Scientists have designed and developed a robotic shrimp that's eerily similar to the pistol shrimp. The pistol shrimp is just a few inches in length and has a massive claw that is so strong it can knock out its prey with the shockwave when the claw snaps. Once the claws come together, bubbles develop, collapse and shoot out a bolt of plasma that creates a flash of light with temperatures reaching 8,000 degrees Fahrenheit. Researchers explain how they designed a robotic claw inspired from the pistol shrimp's claw to create plasma. The robotic claw could be useful tool for underwater purposes.
How they propose to create some biomimicry. (Image Credit: Xin Tang and David Staack)
The pistol shrimp uses its claw to hunt and communicate with small snaps, measuring 210-decibel units. In comparison, an actual pistol shot measures 150 decibels. Some species also use the plasma to create a shelter out of coral reef, causing high noise interference that can affect sonar.
Texas A&M engineer David Staack and his team used an exoskeleton to create a cast of the claw. He scanned the claw into a 3D model, sent it off to Shapeways, the 3D printing company, who then gave him a plastic version of the pistol shrimp's plasma gun. Staack's version of the claw is designed so that the top half spins quickly on a spring-loaded rod that creates the right amount of force to snap the plunger into its socket. This creates a high-velocity stream of water, creating a cavitation bubble, which is large and has low-pressure but then begins to collapse.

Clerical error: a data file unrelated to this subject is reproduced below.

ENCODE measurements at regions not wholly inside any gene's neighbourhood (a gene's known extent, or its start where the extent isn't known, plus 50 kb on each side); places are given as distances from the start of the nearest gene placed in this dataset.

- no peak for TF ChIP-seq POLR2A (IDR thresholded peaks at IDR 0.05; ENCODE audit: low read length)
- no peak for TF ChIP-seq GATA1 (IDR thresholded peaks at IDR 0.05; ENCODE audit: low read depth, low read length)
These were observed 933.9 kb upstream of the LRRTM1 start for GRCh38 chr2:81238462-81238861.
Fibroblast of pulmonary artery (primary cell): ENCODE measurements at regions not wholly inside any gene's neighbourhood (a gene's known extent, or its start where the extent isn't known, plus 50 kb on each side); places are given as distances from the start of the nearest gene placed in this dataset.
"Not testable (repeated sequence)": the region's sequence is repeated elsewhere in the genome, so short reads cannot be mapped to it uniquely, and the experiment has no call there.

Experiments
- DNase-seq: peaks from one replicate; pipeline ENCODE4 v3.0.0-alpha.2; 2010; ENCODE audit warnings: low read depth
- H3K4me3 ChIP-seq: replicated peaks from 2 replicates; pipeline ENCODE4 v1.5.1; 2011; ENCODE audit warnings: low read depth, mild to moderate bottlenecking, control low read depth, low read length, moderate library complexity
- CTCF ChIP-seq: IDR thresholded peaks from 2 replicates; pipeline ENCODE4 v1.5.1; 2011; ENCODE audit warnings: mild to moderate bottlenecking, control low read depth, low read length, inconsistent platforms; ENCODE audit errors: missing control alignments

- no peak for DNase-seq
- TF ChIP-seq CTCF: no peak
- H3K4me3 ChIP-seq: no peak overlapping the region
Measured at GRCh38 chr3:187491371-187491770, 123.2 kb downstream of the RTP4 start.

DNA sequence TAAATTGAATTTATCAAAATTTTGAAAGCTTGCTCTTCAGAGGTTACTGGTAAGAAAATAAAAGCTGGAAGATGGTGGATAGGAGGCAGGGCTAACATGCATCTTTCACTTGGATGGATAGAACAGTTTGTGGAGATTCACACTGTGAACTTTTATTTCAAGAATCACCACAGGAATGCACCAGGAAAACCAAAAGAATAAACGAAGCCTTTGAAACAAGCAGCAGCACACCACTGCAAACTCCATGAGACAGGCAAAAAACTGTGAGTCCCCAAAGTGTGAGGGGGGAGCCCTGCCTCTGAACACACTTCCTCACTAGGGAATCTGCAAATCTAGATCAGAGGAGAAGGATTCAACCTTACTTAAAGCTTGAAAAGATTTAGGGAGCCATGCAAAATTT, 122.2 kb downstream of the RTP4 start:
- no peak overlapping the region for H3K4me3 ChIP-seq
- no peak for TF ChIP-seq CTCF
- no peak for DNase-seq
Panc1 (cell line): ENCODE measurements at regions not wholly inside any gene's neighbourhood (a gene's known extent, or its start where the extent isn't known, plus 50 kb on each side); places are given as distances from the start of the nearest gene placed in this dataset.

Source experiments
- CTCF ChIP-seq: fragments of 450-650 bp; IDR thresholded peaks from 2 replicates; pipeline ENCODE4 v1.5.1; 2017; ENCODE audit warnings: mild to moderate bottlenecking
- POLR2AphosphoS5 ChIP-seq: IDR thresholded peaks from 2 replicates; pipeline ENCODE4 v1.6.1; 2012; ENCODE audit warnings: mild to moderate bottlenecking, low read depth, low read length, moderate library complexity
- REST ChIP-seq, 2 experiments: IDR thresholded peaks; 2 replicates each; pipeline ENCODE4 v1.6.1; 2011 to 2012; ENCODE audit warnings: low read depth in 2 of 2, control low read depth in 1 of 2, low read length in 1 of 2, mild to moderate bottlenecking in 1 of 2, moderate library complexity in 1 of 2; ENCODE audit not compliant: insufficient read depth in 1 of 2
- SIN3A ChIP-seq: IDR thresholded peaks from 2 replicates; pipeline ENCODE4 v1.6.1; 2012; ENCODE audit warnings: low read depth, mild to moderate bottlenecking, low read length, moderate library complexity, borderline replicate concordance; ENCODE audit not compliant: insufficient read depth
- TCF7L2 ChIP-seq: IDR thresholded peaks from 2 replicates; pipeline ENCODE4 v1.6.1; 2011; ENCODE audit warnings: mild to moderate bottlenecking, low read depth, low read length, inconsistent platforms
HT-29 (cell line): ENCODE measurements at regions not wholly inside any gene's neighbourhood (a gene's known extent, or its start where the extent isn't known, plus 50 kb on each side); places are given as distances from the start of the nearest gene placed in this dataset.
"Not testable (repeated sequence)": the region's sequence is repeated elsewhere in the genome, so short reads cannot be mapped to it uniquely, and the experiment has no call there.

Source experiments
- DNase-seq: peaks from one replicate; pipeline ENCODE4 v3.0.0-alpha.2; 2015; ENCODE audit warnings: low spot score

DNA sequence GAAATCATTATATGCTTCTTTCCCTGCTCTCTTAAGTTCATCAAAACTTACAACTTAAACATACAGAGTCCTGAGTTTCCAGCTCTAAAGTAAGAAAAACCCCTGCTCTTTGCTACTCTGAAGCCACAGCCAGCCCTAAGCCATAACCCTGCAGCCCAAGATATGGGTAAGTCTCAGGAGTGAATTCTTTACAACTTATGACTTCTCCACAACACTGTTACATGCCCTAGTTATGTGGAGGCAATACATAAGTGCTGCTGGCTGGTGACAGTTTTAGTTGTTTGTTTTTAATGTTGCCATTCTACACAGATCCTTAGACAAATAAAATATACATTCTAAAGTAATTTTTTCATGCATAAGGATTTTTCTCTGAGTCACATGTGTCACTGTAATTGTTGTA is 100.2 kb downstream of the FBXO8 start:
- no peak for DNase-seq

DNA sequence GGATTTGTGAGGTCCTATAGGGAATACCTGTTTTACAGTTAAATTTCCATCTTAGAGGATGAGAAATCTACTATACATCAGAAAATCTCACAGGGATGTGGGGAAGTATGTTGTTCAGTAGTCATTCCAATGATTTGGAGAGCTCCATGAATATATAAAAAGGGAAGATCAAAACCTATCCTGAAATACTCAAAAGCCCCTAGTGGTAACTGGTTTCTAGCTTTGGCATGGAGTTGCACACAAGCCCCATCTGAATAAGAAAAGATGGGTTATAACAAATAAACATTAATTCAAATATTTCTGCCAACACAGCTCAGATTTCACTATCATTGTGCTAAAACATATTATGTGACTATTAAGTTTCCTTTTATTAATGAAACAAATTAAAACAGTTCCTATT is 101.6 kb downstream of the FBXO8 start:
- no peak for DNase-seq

During experiments, researchers used high-speed cameras to watch the jet of water blast out from the claw. Images of the shockwaves were also captured with the flash of light as the plasma is created. Using the claw to create plasma is 10 times more effective than other methods, like lasers and plasma arc welding.
Staack's claw will also need more developmental work to fit to scale. It may be more efficient than that, however, because researchers do not need to follow the structure and biological requirements of the pistol shrimp for it to work effectively. The upper part of the claw could be trimmed away. The pistol shrimp's claw is massive because it holds the muscles needed to have control of the limb. The robotic claw doesn't need that space.
Researchers also have the task of using morphologies from different species of pistol claw to draw inspiration from and tweak their own robot claw. Which, may allow researchers to use the design and idea of a robot claw in other fields as well. Claw-generated plasmas could be used to drill through rocks. It can also be used for water purification by breaking up the watr into its other elements, forming a peroxide. Peroxides would then clean up any contaminants in the water which can be very useful in municipal water management.
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